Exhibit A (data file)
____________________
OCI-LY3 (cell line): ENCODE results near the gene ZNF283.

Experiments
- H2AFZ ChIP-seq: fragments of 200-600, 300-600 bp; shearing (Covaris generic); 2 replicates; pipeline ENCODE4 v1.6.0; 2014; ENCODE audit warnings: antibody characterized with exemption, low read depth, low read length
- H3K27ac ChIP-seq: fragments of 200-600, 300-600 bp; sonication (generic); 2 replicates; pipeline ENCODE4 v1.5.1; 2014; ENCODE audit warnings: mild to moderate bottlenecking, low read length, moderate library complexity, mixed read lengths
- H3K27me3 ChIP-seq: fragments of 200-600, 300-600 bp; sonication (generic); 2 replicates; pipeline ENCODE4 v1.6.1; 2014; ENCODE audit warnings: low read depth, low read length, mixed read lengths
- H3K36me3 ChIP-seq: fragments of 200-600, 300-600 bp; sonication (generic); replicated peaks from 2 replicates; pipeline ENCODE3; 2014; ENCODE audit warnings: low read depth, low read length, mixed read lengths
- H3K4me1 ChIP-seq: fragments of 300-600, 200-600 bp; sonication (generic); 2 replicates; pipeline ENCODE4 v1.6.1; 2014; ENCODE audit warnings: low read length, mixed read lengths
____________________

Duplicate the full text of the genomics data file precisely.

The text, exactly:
OCI-LY3 (cell line): ENCODE results near the gene ZNF283.

Experiments
- H2AFZ ChIP-seq: fragments of 200-600, 300-600 bp; shearing (Covaris generic); 2 replicates; pipeline ENCODE4 v1.6.0; 2014; ENCODE audit warnings: antibody characterized with exemption, low read depth, low read length
- H3K27ac ChIP-seq: fragments of 200-600, 300-600 bp; sonication (generic); 2 replicates; pipeline ENCODE4 v1.5.1; 2014; ENCODE audit warnings: mild to moderate bottlenecking, low read length, moderate library complexity, mixed read lengths
- H3K27me3 ChIP-seq: fragments of 200-600, 300-600 bp; sonication (generic); 2 replicates; pipeline ENCODE4 v1.6.1; 2014; ENCODE audit warnings: low read depth, low read length, mixed read lengths
- H3K36me3 ChIP-seq: fragments of 200-600, 300-600 bp; sonication (generic); replicated peaks from 2 replicates; pipeline ENCODE3; 2014; ENCODE audit warnings: low read depth, low read length, mixed read lengths
- H3K4me1 ChIP-seq: fragments of 300-600, 200-600 bp; sonication (generic); 2 replicates; pipeline ENCODE4 v1.6.1; 2014; ENCODE audit warnings: low read length, mixed read lengths